Battle of Kiska – Where the Allied lost a battle against ghosts

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In the summer of 1943, American and Canadian forces launched an amphibious assault on the north Pacific island of Kiska, in order to seize the last enemy strongholds on U.S. Soil from Japanese forces who managed to capture various U.S. Islands (Kiska and Attu Island) in June 1942. The operation received codename Cottage and would take place on August 15, 1943.

The island of Kiska was subjected to a heavy pre-invasion bombardment. The Eleventh Air Force dropped a total of 424 tons of bombs on Kiska during July. During the same month, an armada of US warships lobbed 330 tons of shells onto the island. This continued into August and was only to be interrupted by bad weather. For the invasion of the island itself, a force of 34,426 soldiers was foreseen, of which 5,300 Canadian soldiers.

Battle of Kiska

On 15th of August, the U.S. Forces (7th Infantry Division, 4th Infantry Regiment, 87th Mountain Infantry Regiment and 1st Special Service Force) landed on Kiska. The Canadian 13th Infantry Mountain Brigade came ashore the next day. For 2 long days, the invasion force slugged its way inland through thick fog and against the constant din of machine-gun and artillery fire. Rumors spread of casualties, firefights, and elusive Japanese snipers circulated with abandon. However little did they know, the Allies had attacked an uninhabited island.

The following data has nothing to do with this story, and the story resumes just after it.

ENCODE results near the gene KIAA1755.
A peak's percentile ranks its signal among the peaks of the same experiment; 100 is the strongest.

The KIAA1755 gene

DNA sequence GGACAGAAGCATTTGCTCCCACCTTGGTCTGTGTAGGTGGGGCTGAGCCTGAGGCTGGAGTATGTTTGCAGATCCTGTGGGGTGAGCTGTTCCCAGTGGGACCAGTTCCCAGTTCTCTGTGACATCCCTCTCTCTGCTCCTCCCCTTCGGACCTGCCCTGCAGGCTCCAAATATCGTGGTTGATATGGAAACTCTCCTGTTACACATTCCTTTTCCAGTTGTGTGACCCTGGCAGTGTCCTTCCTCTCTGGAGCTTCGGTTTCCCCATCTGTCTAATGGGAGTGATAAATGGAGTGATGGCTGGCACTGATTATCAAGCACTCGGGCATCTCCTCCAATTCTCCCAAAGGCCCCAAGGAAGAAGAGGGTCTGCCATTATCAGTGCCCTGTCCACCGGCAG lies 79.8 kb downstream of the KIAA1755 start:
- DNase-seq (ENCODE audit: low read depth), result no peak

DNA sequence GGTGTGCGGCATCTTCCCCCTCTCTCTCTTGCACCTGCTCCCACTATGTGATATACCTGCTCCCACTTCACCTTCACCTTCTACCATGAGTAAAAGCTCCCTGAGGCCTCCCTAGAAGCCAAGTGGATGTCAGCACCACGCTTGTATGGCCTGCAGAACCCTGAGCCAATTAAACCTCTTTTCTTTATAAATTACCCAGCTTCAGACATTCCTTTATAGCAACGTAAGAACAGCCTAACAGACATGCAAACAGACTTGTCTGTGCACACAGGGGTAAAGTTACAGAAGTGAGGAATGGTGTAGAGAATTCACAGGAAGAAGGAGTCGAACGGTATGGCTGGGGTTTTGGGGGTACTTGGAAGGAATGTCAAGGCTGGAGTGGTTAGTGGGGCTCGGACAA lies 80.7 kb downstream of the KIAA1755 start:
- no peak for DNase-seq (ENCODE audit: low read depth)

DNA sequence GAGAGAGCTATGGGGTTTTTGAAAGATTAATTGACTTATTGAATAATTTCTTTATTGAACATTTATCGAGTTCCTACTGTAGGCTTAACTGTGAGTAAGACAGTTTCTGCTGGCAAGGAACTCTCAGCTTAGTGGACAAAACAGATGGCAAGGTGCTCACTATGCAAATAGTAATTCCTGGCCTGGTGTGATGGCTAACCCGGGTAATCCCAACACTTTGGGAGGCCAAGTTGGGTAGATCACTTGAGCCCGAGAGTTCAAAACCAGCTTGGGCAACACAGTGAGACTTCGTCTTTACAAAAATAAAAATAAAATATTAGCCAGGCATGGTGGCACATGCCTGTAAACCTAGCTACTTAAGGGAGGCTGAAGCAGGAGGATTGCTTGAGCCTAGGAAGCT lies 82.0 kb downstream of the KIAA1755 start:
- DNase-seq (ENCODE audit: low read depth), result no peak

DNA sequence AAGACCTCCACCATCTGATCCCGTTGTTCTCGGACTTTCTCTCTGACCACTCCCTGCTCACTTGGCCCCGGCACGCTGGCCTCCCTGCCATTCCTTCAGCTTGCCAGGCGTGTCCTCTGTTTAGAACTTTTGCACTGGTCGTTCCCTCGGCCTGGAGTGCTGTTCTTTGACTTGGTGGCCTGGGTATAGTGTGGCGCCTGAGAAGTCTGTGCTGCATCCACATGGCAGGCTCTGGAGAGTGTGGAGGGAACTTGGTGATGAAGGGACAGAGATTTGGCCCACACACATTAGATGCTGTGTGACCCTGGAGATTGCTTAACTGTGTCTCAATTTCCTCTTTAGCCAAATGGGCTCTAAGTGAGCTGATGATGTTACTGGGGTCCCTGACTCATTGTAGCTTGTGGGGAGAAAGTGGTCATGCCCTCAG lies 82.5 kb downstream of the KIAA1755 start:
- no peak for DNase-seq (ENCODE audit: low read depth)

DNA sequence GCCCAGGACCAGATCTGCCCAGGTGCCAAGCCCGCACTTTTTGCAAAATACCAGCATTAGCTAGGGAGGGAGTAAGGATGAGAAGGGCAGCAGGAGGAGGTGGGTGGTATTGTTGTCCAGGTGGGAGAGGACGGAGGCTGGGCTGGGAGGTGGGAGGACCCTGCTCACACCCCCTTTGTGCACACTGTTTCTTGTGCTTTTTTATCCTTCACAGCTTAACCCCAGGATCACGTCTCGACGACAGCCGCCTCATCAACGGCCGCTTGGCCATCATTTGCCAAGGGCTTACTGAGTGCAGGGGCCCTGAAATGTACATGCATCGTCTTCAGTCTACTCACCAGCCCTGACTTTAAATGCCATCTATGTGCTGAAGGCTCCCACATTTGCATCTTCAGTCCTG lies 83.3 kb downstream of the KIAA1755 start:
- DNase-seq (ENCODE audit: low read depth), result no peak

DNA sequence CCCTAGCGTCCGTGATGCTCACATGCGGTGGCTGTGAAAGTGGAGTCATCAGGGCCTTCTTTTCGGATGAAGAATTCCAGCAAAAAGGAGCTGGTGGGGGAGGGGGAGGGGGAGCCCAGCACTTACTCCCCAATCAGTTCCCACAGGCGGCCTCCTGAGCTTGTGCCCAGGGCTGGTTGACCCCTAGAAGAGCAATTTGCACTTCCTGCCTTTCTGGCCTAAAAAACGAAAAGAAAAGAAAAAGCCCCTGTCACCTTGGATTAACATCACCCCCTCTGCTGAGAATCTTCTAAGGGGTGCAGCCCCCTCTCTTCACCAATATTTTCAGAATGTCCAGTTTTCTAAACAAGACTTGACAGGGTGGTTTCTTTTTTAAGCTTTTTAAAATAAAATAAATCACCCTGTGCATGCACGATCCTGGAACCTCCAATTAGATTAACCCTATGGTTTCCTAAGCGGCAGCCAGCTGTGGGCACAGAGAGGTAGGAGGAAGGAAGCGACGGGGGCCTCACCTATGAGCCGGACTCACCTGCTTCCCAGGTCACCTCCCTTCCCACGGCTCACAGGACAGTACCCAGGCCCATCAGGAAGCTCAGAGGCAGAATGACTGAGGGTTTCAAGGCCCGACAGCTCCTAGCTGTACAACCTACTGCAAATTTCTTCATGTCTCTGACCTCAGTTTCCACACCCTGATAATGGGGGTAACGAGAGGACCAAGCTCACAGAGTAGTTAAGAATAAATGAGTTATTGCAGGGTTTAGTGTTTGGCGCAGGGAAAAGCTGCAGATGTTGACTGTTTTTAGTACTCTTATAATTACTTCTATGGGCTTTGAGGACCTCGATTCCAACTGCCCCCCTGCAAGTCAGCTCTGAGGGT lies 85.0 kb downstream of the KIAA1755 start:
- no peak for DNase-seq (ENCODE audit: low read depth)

Earlier Admiral Thomas Kinkaid had remarked that it would be a “super dress rehearsal, good for training purposes.” His words will never be edged in stone, after “intense days of fighting” where the American and Canadian forces mistook each other for the enemy, they had lost 32 men (28 Americans and 4 Canadians were killed) with around 121 sick and wounded. The U.S. Navy sustained 71 men KIA or MIA and 47 wounded after the USS Abner Read (DD-526) hit a mine. By the time the search of the island had ended and was declared secure, the Allied casualties totaled 313 men. There were those who had been killed by the so-called friendly fire of their confused and scared comrades; others by mines and the timed bombs left by the Japanese; accidental ammunition detonations; vehicle accidents; unexploded bombs in the tundra; and insidious booby trap explosions.

To make the embarrassment complete, the entire enemy garrison of 5,183 Japanese men that occupied Kiska, had slipped away unseen, they were evacuated on 28 July – almost three weeks before the Allied landing!

References:

  • The Battle for Kiska by Canadian Heroes,
  • KISKA, ALEUTIAN ISLANDS, AK
  • Aleutian Islands – 3 June 1942-24 August 1943. U.S. Army History.

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